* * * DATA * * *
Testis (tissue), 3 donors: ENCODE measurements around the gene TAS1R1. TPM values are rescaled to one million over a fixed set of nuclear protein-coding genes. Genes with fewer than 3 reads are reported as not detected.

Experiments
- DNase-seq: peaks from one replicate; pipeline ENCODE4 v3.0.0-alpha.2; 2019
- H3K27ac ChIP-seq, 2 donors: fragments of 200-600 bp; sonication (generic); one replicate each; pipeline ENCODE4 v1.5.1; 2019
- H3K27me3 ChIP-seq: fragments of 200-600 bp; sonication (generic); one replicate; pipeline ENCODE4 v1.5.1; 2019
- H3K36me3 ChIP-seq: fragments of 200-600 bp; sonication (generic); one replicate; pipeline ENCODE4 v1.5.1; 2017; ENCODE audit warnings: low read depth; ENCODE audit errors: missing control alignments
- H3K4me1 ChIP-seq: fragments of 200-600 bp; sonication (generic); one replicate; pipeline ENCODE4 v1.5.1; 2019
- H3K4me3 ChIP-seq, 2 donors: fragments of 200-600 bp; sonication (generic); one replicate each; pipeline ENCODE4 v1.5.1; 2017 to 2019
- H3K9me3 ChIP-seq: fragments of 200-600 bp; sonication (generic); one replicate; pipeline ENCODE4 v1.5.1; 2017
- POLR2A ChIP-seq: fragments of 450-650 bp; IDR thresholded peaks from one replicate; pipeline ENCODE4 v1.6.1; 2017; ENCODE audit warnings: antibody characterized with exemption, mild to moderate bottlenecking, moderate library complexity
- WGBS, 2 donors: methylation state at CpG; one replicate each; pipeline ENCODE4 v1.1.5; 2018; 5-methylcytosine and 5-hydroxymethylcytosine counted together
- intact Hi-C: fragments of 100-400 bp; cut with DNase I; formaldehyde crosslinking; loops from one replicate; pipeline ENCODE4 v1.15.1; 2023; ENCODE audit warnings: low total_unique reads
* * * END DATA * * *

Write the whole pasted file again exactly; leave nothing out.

Testis (tissue), 3 donors: ENCODE measurements around the gene TAS1R1. TPM values are rescaled to one million over a fixed set of nuclear protein-coding genes. Genes with fewer than 3 reads are reported as not detected.

Experiments
- DNase-seq: peaks from one replicate; pipeline ENCODE4 v3.0.0-alpha.2; 2019
- H3K27ac ChIP-seq, 2 donors: fragments of 200-600 bp; sonication (generic); one replicate each; pipeline ENCODE4 v1.5.1; 2019
- H3K27me3 ChIP-seq: fragments of 200-600 bp; sonication (generic); one replicate; pipeline ENCODE4 v1.5.1; 2019
- H3K36me3 ChIP-seq: fragments of 200-600 bp; sonication (generic); one replicate; pipeline ENCODE4 v1.5.1; 2017; ENCODE audit warnings: low read depth; ENCODE audit errors: missing control alignments
- H3K4me1 ChIP-seq: fragments of 200-600 bp; sonication (generic); one replicate; pipeline ENCODE4 v1.5.1; 2019
- H3K4me3 ChIP-seq, 2 donors: fragments of 200-600 bp; sonication (generic); one replicate each; pipeline ENCODE4 v1.5.1; 2017 to 2019
- H3K9me3 ChIP-seq: fragments of 200-600 bp; sonication (generic); one replicate; pipeline ENCODE4 v1.5.1; 2017
- POLR2A ChIP-seq: fragments of 450-650 bp; IDR thresholded peaks from one replicate; pipeline ENCODE4 v1.6.1; 2017; ENCODE audit warnings: antibody characterized with exemption, mild to moderate bottlenecking, moderate library complexity
- WGBS, 2 donors: methylation state at CpG; one replicate each; pipeline ENCODE4 v1.1.5; 2018; 5-methylcytosine and 5-hydroxymethylcytosine counted together
- intact Hi-C: fragments of 100-400 bp; cut with DNase I; formaldehyde crosslinking; loops from one replicate; pipeline ENCODE4 v1.15.1; 2023; ENCODE audit warnings: low total_unique reads